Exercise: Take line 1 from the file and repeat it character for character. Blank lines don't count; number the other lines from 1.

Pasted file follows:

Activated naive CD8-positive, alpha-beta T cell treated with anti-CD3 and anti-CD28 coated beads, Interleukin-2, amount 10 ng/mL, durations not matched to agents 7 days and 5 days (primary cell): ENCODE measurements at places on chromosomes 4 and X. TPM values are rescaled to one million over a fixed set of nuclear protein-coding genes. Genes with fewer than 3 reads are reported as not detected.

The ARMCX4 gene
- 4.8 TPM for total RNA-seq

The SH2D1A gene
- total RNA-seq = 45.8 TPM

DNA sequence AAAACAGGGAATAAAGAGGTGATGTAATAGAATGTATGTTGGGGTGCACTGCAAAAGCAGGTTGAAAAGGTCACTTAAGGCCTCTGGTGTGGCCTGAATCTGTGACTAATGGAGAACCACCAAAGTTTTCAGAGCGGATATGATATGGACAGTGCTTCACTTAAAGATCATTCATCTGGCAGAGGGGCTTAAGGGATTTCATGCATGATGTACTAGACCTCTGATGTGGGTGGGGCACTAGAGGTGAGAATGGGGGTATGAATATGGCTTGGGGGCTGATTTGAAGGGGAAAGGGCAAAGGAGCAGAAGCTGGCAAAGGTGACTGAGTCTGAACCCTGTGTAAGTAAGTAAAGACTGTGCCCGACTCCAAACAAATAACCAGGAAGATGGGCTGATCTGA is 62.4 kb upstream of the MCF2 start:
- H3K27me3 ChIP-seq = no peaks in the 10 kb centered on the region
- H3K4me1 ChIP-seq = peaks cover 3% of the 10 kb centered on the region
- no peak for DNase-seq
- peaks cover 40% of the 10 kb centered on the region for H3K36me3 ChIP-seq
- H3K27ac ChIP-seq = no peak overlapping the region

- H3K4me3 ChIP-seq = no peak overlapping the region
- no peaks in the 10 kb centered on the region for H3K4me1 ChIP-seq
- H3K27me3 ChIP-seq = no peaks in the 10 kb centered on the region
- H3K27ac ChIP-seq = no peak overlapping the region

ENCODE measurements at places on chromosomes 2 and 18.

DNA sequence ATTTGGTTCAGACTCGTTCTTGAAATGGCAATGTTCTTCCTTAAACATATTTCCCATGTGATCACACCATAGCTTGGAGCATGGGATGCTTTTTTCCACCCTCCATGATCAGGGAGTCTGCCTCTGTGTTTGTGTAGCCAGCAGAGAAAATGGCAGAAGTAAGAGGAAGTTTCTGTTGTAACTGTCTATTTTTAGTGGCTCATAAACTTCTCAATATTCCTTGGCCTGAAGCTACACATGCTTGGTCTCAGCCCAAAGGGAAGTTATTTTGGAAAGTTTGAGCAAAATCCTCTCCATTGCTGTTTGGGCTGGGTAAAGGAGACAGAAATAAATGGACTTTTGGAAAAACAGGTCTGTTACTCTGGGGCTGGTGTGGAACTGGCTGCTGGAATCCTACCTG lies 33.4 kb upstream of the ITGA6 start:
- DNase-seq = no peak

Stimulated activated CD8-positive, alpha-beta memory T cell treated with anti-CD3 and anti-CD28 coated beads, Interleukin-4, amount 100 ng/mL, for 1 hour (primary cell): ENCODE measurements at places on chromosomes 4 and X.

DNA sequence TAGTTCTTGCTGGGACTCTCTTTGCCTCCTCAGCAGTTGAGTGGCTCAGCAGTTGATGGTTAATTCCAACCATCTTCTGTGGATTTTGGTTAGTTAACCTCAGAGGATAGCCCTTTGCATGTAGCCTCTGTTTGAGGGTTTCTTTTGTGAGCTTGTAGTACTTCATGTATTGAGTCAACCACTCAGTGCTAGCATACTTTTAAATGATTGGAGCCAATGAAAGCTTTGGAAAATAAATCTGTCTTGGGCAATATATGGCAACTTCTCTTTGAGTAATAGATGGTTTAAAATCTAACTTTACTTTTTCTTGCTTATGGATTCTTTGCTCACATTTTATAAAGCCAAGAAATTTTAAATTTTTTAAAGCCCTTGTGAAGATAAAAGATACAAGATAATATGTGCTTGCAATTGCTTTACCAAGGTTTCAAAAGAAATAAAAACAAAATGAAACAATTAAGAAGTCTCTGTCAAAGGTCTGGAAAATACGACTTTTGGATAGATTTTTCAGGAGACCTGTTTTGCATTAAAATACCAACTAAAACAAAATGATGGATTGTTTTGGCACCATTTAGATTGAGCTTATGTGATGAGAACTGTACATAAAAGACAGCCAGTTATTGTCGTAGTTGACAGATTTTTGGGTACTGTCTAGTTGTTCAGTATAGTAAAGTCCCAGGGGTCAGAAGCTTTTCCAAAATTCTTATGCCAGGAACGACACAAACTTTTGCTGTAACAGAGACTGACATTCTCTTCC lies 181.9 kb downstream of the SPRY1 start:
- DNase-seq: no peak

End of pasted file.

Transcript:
Activated naive CD8-positive, alpha-beta T cell treated with anti-CD3 and anti-CD28 coated beads, Interleukin-2, amount 10 ng/mL, durations not matched to agents 7 days and 5 days (primary cell): ENCODE measurements at places on chromosomes 4 and X. TPM values are rescaled to one million over a fixed set of nuclear protein-coding genes. Genes with fewer than 3 reads are reported as not detected.